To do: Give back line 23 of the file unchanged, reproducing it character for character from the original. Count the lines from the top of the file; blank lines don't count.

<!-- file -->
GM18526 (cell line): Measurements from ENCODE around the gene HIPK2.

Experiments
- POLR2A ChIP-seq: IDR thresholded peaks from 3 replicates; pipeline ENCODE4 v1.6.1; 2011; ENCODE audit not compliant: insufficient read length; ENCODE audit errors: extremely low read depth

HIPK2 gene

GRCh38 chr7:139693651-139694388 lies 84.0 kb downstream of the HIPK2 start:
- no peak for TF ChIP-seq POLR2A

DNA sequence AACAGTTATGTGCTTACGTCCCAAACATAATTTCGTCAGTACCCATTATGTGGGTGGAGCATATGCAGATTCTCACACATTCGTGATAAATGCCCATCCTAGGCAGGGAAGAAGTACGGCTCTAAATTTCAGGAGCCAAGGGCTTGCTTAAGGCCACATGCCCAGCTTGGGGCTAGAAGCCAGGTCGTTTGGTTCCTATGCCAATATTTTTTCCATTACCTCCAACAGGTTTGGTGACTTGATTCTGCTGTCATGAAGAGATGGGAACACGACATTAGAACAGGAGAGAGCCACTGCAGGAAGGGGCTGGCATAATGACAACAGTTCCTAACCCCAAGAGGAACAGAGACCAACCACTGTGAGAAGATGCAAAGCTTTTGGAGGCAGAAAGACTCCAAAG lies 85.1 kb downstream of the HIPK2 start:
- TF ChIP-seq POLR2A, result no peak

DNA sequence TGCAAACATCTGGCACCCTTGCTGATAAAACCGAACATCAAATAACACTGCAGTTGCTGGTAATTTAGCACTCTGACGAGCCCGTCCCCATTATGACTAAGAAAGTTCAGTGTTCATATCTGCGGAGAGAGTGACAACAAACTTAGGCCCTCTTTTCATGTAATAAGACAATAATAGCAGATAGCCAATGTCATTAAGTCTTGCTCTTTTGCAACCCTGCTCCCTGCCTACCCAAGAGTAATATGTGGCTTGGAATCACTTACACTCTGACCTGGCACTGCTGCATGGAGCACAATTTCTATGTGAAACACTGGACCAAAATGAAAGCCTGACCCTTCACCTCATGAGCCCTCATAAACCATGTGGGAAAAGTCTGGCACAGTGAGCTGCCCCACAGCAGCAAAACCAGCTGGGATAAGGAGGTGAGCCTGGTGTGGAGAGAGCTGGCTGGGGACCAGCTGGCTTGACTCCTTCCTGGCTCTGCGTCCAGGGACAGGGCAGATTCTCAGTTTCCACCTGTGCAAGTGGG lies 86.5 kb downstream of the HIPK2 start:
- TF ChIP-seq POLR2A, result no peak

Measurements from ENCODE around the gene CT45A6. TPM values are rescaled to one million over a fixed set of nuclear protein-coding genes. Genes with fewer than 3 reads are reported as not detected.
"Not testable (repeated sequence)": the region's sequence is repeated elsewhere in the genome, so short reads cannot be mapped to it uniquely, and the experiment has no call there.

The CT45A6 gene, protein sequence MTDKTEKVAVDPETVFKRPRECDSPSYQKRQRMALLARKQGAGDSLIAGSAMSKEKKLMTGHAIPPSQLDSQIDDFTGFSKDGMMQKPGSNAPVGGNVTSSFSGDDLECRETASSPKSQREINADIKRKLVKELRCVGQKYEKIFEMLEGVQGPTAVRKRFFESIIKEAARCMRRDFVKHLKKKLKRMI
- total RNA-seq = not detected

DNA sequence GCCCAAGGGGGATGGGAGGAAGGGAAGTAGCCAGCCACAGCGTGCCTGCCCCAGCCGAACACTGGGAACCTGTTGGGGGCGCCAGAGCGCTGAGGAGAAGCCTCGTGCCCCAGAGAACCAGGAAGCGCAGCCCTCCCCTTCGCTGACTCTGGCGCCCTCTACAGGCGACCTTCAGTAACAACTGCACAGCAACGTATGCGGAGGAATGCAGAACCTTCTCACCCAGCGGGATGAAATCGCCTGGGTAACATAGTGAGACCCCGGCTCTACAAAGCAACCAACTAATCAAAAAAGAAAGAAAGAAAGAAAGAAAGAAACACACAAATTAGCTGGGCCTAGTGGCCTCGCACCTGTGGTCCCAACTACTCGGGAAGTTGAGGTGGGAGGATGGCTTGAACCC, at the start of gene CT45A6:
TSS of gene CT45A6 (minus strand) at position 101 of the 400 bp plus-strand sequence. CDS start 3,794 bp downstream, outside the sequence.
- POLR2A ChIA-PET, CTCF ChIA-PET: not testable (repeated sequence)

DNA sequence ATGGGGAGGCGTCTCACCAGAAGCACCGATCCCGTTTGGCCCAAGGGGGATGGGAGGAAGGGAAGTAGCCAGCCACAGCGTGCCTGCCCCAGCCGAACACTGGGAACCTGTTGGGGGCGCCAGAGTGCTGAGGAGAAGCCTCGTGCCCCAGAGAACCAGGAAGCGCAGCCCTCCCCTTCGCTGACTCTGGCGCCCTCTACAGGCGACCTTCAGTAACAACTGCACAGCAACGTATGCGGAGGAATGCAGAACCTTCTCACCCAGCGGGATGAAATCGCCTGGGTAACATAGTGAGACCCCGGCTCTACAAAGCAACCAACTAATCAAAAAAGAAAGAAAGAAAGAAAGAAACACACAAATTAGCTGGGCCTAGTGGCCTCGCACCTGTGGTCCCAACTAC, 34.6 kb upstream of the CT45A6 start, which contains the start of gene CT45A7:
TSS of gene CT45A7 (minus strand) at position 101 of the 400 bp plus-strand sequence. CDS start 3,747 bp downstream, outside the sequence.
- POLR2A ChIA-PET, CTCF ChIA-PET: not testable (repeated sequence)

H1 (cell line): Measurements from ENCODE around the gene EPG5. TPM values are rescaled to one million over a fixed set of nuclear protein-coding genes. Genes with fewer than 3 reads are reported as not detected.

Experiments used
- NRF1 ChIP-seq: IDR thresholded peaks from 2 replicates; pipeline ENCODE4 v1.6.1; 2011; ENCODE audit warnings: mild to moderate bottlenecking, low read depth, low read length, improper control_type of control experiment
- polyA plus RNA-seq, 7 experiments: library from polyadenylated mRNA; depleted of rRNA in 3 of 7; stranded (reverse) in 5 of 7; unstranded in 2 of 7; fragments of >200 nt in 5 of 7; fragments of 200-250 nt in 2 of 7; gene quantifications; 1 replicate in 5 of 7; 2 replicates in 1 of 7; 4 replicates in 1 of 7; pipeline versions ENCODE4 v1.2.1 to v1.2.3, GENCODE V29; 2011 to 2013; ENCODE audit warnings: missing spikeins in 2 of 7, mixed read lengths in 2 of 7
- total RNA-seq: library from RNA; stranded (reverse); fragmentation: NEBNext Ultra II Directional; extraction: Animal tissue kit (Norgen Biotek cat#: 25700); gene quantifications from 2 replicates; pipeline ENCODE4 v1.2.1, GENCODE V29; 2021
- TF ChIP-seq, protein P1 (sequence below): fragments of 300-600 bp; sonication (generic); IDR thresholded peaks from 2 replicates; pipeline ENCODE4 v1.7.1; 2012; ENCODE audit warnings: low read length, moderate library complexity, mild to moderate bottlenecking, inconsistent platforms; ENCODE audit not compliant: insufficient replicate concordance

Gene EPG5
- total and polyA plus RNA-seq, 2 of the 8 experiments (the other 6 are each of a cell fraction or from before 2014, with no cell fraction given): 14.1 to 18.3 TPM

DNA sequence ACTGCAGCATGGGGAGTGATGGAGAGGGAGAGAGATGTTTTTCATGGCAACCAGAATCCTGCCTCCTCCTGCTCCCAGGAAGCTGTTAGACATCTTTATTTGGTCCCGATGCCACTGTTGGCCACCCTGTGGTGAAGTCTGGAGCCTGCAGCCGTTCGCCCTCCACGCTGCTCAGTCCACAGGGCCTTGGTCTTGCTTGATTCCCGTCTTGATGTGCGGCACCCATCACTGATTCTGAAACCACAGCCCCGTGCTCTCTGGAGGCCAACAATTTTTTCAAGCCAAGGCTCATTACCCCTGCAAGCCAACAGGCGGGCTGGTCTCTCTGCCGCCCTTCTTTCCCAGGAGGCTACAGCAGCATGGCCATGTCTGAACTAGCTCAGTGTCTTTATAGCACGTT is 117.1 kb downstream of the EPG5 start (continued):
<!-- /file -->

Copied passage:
- NRF1 ChIP-seq: IDR thresholded peaks from 2 replicates; pipeline ENCODE4 v1.6.1; 2011; ENCODE audit warnings: mild to moderate bottlenecking, low read depth, low read length, improper control_type of control experiment